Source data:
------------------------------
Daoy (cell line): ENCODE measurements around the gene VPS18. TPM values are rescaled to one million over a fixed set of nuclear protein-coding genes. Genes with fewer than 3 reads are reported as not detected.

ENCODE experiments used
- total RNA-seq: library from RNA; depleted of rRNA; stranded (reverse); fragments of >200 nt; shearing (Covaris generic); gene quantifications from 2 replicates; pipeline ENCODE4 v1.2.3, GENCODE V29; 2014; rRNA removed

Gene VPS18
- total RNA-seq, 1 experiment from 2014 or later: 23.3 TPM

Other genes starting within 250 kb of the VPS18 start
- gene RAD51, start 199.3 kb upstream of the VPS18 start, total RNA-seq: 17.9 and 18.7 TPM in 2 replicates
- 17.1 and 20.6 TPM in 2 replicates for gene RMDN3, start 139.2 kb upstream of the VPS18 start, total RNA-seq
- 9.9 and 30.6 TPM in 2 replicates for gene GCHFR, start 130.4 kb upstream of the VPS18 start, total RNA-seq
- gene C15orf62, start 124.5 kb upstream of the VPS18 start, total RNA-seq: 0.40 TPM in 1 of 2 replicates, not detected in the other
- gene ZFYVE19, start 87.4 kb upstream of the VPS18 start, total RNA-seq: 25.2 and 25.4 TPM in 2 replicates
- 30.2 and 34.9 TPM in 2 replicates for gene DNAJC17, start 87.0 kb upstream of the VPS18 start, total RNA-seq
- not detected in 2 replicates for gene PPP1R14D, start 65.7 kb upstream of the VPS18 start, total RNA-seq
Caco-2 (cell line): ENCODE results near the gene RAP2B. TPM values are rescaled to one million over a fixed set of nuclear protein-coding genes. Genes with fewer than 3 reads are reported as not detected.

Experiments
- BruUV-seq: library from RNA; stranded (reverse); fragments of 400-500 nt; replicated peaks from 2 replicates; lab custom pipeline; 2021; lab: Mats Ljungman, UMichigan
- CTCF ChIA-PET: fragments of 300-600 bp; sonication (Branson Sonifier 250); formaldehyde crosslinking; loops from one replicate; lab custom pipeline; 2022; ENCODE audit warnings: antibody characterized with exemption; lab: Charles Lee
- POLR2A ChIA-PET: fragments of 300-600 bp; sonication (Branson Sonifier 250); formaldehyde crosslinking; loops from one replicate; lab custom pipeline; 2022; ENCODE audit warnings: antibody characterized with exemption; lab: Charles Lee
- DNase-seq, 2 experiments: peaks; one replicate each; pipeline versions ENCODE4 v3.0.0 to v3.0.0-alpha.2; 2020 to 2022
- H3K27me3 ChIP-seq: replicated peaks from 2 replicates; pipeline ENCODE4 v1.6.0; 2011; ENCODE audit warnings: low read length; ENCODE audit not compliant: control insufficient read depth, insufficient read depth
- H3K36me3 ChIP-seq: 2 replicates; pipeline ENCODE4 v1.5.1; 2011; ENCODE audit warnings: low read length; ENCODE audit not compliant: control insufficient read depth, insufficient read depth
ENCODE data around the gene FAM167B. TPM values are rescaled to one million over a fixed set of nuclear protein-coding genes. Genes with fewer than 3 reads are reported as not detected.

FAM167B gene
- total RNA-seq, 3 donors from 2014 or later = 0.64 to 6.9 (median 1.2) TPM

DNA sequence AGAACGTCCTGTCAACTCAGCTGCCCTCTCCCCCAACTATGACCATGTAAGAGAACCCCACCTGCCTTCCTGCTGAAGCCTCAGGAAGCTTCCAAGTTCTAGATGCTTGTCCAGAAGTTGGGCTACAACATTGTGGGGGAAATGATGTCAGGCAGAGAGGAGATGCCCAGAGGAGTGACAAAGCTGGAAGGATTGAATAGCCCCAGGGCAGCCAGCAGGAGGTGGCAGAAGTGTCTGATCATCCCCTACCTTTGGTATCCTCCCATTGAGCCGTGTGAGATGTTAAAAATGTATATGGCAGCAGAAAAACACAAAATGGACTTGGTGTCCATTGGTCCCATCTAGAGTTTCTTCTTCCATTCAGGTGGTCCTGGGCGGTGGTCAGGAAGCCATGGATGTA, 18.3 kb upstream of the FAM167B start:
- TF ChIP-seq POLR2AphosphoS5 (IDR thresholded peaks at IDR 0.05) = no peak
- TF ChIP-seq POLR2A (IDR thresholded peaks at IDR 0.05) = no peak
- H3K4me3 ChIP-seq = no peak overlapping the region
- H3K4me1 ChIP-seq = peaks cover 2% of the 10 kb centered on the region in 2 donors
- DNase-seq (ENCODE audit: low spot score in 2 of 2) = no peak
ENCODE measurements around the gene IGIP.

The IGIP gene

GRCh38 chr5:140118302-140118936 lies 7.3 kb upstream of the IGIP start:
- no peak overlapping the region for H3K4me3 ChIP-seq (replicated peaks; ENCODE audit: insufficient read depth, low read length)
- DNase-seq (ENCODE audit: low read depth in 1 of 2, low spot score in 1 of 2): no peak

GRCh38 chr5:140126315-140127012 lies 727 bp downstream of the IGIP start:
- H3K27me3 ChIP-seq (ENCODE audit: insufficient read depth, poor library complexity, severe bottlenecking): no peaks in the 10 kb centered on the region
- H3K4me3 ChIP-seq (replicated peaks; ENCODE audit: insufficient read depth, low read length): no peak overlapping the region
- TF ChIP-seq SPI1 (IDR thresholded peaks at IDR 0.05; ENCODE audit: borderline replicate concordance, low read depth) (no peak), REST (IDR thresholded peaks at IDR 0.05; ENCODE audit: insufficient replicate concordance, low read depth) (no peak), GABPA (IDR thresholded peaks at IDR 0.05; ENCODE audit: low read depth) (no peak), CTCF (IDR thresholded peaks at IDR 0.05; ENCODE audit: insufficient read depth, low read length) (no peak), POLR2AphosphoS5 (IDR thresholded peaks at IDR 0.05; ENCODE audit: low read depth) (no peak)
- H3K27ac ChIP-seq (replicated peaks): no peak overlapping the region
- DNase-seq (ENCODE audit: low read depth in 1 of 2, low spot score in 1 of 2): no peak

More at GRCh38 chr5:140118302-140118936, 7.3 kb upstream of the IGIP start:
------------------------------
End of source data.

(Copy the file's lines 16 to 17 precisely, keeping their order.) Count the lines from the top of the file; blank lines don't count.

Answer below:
- BruUV-seq: library from RNA; stranded (reverse); fragments of 400-500 nt; replicated peaks from 2 replicates; lab custom pipeline; 2021; lab: Mats Ljungman, UMichigan
- CTCF ChIA-PET: fragments of 300-600 bp; sonication (Branson Sonifier 250); formaldehyde crosslinking; loops from one replicate; lab custom pipeline; 2022; ENCODE audit warnings: antibody characterized with exemption; lab: Charles Lee